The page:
Here are the steps to put this code in the workbook object:
- Press ALT + F11 to open the VBA Editor.
- In the Project Explorer window on the left, double-click on “ThisWorkbook” object under the workbook for which you want this to happen.
- In the code window that appears, paste the above code.
- Save and close the VBA Editor.
Now, whenever you open the workbook in which we placed the code, it will trigger the Workbook_Open event and activate the Summary sheet.
Also read: Protect and Unprotect Sheet Using VBA
Activate Sheet in Another Workbook
Below is the VBA code that would activate a worksheet named “Summary” in the already open Example.xlsx workbook.
Sub ActivateSheetInAnotherWorkbook() ' This line of code sets a reference to the workbook named "Example.xlsx". Dim Wb As Workbook Set Wb = Workbooks("Example.xlsx") ' This line of code activates the worksheet named "Summary" in the referenced workbook. Wb.Sheets("Summary").Activate End Sub
Note that the above code will give you an error if the name of the workbook or the worksheet you want to refer to is incorrect or if the workbook is not already open.
If the workbook is closed, you can open it programmatically by modifying the code by including a line to open that workbook.
VBA Activate Sheet Not Working – Possible Reason
Here are some possible reasons you may be seeing an error when you’re trying to activate a sheet using VBA:
- Sheet Does Not Exist: If you’re trying to activate a sheet that does not exist or if you have misspelled the name of an existing sheet that you’re trying to activate, you will see a Run time Error 9 – Subscript out of range error.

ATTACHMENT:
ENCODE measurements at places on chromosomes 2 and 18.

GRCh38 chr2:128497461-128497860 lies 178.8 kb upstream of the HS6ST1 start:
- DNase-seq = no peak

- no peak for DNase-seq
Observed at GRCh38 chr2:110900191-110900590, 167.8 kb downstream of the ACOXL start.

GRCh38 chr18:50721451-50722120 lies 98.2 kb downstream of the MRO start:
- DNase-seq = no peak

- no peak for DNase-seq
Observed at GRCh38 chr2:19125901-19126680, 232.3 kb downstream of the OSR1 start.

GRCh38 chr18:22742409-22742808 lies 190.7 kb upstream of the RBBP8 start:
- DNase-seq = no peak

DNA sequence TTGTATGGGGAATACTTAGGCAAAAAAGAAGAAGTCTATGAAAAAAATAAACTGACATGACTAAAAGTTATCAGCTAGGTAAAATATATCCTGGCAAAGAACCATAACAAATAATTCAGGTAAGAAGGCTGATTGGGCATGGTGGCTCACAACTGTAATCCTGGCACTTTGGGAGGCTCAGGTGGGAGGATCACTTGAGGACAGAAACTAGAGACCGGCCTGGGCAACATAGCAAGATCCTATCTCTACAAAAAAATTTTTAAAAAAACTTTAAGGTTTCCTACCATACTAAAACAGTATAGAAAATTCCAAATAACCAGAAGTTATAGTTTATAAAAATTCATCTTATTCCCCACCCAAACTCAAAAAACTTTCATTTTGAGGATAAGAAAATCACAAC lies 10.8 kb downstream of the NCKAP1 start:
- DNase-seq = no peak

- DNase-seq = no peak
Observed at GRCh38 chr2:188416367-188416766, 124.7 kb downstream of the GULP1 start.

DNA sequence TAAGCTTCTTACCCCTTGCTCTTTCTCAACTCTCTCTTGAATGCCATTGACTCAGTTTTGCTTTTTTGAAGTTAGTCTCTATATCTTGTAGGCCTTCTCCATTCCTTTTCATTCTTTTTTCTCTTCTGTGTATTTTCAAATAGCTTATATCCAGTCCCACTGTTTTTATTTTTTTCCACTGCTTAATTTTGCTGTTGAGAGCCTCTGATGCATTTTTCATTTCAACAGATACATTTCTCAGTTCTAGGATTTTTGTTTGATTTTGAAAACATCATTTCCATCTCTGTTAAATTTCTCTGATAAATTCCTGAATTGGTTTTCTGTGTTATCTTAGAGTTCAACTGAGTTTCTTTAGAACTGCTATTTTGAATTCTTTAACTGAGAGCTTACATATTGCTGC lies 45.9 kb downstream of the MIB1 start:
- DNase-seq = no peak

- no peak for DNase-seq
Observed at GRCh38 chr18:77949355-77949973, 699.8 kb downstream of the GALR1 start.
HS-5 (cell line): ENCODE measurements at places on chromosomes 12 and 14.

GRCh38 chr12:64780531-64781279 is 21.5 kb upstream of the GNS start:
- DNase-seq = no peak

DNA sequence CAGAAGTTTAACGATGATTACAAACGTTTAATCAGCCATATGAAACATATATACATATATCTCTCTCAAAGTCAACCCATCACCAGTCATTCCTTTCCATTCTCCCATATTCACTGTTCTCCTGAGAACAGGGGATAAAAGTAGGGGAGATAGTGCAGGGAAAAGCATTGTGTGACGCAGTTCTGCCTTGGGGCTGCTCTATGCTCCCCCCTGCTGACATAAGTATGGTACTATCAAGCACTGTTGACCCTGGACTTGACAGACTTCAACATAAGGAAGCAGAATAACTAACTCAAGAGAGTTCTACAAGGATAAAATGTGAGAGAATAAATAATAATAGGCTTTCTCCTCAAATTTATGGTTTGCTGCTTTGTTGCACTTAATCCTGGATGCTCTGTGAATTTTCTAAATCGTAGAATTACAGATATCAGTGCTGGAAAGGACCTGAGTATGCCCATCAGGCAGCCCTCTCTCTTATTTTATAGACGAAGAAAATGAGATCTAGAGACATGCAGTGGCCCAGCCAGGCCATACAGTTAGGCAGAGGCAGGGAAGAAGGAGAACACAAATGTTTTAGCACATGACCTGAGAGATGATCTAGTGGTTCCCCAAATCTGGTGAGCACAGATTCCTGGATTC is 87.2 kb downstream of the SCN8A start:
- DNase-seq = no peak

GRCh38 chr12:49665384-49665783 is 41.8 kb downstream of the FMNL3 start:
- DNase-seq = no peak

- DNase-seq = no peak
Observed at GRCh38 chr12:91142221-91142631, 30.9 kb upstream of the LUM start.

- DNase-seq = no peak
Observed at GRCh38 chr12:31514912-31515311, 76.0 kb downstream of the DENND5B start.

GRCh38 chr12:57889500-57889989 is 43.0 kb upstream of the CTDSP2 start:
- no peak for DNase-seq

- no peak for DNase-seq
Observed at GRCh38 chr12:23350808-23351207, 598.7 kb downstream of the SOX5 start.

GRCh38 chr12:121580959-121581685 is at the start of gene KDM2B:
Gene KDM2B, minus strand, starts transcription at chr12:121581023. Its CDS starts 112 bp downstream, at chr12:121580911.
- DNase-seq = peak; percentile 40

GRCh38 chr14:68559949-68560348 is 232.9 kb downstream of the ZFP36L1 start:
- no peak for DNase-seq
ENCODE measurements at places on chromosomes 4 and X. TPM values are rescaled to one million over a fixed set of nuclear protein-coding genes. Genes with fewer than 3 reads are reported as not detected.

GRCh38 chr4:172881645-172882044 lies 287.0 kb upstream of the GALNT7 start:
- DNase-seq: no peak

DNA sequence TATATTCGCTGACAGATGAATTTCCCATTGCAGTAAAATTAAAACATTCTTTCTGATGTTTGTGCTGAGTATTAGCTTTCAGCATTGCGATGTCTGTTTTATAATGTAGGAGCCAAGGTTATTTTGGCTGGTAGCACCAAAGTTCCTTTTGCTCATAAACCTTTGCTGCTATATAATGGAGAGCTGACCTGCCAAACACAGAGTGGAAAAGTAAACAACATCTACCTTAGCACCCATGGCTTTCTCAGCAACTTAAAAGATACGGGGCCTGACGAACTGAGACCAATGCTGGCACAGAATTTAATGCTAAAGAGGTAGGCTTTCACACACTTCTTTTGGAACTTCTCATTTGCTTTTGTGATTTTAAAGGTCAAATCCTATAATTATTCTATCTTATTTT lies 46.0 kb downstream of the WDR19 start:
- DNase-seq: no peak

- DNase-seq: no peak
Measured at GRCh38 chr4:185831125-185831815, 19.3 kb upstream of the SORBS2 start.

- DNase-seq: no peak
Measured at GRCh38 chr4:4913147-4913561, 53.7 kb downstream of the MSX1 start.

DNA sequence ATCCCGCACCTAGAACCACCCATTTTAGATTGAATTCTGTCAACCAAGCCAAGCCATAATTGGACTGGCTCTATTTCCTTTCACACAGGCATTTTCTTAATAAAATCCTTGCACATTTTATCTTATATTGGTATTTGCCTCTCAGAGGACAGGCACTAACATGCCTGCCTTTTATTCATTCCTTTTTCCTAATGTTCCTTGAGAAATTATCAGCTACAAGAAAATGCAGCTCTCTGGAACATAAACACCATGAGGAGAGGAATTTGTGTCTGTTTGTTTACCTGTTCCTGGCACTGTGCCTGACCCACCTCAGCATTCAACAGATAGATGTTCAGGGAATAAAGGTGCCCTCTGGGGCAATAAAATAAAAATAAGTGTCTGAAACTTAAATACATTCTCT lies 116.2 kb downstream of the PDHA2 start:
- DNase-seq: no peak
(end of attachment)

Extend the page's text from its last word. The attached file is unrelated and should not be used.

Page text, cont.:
- Workbook is Not Open: If you are trying to activate a sheet in another workbook that is not already open, you will see an error.
- Sheet is Hidden or Very Hidden: If you’re trying to activate a sheet that is hidden or very hidden, you will get an error.
- Event Handling: There might be some event-driven macros (like Worksheet_Activate or Workbook_SheetActivate) that are overriding or interfering with the sheet activation.
It’s always a good idea to handle potential errors using error handling techniques like On Error Resume Next and On Error GoTo, especially when dealing with objects that might not always be present or available. This can provide more graceful feedback to users and help diagnose issues.
Select vs. Activate in VBA
Since we’re talking about activating worksheets using VBA, I think it’s important I also tell you the difference between the Select method and the Activate method in VBA.
While both of these methods may seem to be doing the same thing, here is the difference:
- You can select more than one object (such as a sheet, range, or chart) using the Select method.
- You can only activate one object using the Activate method.
Important Note: Most of the time, there is no need for you to activate a worksheet to do anything in it using VBA. Almost everything that you need to do can also be done without activating the worksheet. For example, if you want to enter values in a range, clear a range, apply filters, insert a chart, or anything else, you can do that without activating the sheet. Most of the times, activating a sheet is unnecessary, and sometimes even a bad idea.